Drainage-Induced Structural Degradation of Thermal Greases

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In flip-chip microelectronics packages, heat removal from the backside of the chip is important for device thermal management. This is commonly achieved by applying a thermal interface material between the chip and heat dissipating component, which can be a heat spreader or heat sink. [In packages that contain both a heat spreader and heat sink, a thermal interface material is applied at the two interfaces, i.e. between the chip and spreader and between the spreader and sink. ] The thermal interface material (TIM) must be able to conform to the topography of the mating surfaces thereby filling in localized interstitial spaces between their asperity contacts to reduce the thermal contact resistance. Consequently, fluidity is an important characteristic of any TIM. TIMs must also easily deform to accommodate mechanical stresses that arise from thermal expansion mismatches between various materials in the package. Thermal greases are designed with these characteristics in mind and are used in many high-performance microelectronics packages.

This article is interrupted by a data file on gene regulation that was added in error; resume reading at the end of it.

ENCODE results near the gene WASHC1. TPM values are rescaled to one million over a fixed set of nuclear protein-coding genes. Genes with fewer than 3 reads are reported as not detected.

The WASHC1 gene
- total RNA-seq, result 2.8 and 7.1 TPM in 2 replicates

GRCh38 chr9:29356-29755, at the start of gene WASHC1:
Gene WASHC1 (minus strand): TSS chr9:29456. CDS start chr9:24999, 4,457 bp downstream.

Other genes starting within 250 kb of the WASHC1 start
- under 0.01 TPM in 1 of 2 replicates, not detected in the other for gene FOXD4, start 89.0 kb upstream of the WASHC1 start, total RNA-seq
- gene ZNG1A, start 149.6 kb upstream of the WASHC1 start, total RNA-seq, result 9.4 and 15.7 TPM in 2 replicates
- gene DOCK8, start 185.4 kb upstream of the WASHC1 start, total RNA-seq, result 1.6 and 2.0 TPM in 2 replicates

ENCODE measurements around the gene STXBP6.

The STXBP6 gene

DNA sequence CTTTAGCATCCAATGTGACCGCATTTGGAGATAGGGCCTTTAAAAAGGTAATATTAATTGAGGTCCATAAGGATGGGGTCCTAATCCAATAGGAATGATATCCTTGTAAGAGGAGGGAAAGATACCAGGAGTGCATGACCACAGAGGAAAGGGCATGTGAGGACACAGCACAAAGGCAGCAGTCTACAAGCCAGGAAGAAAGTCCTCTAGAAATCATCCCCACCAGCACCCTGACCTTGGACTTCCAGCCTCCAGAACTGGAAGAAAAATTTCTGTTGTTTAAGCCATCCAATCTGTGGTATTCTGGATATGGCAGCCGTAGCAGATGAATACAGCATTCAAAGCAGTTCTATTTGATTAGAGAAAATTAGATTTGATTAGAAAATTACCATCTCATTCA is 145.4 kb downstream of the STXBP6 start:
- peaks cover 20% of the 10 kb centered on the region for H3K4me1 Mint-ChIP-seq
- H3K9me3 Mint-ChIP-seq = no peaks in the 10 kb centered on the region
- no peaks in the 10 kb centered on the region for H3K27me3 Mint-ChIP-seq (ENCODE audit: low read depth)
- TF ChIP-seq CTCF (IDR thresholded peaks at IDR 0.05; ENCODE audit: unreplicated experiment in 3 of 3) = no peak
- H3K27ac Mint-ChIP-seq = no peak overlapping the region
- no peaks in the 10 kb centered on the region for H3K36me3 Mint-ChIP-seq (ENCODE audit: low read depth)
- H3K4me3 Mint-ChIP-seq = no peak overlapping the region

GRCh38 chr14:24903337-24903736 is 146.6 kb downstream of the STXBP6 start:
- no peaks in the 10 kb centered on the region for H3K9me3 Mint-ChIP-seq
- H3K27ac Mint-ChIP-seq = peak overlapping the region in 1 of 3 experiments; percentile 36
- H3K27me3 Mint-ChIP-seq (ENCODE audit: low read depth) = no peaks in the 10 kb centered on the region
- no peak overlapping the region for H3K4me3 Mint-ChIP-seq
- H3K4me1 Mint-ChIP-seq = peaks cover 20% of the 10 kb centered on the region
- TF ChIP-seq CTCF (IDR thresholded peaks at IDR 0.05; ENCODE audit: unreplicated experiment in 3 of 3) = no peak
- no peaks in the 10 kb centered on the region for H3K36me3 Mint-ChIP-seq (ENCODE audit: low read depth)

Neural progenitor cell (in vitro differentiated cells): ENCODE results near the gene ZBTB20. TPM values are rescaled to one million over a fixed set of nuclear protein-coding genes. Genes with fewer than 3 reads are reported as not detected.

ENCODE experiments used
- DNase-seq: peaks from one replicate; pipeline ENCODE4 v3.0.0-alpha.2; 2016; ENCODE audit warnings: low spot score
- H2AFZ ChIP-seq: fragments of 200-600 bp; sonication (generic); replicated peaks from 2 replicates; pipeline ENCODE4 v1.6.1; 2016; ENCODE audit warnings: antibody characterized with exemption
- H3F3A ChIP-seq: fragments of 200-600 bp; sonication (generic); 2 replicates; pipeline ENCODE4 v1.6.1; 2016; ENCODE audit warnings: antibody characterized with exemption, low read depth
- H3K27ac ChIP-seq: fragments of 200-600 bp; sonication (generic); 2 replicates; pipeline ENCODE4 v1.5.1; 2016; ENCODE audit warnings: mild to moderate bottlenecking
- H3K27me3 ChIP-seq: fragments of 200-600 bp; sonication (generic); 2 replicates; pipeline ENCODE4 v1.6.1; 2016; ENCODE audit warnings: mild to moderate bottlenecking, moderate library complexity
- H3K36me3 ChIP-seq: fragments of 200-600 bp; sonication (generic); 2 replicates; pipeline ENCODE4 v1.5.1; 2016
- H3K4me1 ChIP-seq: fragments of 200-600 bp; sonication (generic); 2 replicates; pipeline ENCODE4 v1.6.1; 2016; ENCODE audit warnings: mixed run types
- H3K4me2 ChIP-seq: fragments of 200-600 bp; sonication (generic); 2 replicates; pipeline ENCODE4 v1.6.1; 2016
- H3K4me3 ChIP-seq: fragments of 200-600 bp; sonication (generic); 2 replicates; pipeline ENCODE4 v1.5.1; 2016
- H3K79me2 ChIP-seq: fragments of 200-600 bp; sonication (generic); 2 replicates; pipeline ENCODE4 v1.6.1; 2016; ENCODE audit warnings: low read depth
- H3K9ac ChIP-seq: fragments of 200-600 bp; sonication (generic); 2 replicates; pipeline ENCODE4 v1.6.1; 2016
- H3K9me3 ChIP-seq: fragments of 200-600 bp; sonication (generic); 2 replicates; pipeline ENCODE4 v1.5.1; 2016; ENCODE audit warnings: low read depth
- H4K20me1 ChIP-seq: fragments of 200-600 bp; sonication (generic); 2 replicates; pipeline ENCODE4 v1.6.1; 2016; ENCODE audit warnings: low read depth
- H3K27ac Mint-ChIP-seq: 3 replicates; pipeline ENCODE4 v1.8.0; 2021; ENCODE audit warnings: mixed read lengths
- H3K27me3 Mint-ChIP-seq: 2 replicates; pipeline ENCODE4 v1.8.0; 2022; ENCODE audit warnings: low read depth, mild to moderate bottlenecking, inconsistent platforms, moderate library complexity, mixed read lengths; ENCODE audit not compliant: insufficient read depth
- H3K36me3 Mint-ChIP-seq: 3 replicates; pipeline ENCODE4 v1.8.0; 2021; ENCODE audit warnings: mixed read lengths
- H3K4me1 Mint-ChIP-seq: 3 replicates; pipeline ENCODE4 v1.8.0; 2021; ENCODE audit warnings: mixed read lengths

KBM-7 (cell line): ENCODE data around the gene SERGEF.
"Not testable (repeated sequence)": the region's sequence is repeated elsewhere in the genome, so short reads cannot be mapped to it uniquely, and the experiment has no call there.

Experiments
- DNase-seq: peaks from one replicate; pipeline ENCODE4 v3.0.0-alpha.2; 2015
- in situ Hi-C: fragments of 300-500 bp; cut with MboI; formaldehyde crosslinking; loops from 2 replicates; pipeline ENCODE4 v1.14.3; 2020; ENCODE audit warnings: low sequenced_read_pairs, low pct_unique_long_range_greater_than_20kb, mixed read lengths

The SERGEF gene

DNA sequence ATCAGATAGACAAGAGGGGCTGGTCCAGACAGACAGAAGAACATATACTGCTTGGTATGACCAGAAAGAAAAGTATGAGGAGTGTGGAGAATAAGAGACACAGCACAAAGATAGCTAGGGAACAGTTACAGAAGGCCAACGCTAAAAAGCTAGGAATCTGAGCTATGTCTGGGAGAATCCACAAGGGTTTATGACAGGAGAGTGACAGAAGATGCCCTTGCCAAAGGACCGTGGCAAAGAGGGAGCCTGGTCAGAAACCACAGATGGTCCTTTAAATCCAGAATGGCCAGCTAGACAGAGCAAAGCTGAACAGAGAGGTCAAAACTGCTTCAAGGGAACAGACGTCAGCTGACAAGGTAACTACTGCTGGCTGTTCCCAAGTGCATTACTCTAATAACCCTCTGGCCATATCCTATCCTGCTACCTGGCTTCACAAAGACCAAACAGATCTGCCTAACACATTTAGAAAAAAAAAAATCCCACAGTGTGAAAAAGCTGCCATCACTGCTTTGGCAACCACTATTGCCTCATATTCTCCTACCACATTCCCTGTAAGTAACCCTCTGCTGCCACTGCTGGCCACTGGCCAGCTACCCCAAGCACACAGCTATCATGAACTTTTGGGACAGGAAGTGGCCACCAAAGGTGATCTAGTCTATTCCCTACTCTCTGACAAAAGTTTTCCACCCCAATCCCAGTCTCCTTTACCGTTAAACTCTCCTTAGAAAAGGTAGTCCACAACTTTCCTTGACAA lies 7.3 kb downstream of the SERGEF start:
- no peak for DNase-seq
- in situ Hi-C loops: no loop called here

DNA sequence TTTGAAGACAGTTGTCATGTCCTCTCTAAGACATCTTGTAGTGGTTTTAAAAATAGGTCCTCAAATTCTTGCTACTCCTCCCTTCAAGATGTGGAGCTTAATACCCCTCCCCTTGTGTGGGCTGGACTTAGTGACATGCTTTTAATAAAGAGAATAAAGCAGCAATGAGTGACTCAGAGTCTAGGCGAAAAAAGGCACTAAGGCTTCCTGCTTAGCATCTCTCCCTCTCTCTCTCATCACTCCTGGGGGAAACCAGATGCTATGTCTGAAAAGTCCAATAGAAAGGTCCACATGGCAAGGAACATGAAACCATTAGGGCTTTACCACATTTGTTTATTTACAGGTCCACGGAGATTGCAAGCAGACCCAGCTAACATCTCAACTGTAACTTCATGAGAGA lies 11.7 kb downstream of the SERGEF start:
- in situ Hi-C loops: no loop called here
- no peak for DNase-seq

By: Ijeoma Nnebe; Claudius Feger

Published in: IEEE Transactions on Advanced Packaging, volume 31, (no 3), pages 512-18 in 2008


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